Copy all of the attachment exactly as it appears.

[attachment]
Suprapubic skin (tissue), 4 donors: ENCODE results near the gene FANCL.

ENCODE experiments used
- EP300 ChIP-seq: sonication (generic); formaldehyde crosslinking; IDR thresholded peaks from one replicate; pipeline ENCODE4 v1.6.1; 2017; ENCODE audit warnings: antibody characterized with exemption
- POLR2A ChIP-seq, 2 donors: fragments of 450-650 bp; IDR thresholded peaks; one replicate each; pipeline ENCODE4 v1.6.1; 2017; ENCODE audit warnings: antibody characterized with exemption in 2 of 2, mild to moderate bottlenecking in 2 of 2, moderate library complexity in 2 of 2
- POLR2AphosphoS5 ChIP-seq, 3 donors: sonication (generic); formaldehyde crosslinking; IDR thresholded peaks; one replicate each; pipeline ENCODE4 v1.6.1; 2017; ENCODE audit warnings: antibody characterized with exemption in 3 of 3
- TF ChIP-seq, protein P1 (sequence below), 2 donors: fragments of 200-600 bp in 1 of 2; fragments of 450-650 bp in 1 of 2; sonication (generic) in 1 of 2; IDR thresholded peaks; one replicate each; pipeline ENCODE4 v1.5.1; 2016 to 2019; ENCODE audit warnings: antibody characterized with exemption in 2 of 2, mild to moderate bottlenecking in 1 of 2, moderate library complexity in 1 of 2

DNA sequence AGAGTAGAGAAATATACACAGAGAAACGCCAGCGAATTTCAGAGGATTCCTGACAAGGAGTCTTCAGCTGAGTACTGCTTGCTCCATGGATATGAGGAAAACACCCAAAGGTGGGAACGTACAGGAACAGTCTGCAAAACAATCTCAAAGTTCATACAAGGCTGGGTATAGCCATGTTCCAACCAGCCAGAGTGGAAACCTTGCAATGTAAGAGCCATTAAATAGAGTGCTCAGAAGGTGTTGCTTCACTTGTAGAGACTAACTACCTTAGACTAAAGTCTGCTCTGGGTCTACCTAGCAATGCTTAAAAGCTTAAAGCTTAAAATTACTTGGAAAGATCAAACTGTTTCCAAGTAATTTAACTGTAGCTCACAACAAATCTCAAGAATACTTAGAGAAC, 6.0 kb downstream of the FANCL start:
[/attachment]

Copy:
Suprapubic skin (tissue), 4 donors: ENCODE results near the gene FANCL.

ENCODE experiments used
- EP300 ChIP-seq: sonication (generic); formaldehyde crosslinking; IDR thresholded peaks from one replicate; pipeline ENCODE4 v1.6.1; 2017; ENCODE audit warnings: antibody characterized with exemption
- POLR2A ChIP-seq, 2 donors: fragments of 450-650 bp; IDR thresholded peaks; one replicate each; pipeline ENCODE4 v1.6.1; 2017; ENCODE audit warnings: antibody characterized with exemption in 2 of 2, mild to moderate bottlenecking in 2 of 2, moderate library complexity in 2 of 2
- POLR2AphosphoS5 ChIP-seq, 3 donors: sonication (generic); formaldehyde crosslinking; IDR thresholded peaks; one replicate each; pipeline ENCODE4 v1.6.1; 2017; ENCODE audit warnings: antibody characterized with exemption in 3 of 3
- TF ChIP-seq, protein P1 (sequence below), 2 donors: fragments of 200-600 bp in 1 of 2; fragments of 450-650 bp in 1 of 2; sonication (generic) in 1 of 2; IDR thresholded peaks; one replicate each; pipeline ENCODE4 v1.5.1; 2016 to 2019; ENCODE audit warnings: antibody characterized with exemption in 2 of 2, mild to moderate bottlenecking in 1 of 2, moderate library complexity in 1 of 2

DNA sequence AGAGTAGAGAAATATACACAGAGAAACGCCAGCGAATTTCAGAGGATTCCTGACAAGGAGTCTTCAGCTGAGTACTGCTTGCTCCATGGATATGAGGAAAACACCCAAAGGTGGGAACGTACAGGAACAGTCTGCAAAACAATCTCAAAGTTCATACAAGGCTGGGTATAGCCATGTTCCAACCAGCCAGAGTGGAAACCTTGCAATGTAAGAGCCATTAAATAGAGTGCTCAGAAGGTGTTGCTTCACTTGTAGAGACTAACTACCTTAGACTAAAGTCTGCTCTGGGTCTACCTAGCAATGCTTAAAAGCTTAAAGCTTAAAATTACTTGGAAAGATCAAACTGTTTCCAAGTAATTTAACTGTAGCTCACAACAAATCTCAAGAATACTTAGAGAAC, 6.0 kb downstream of the FANCL start: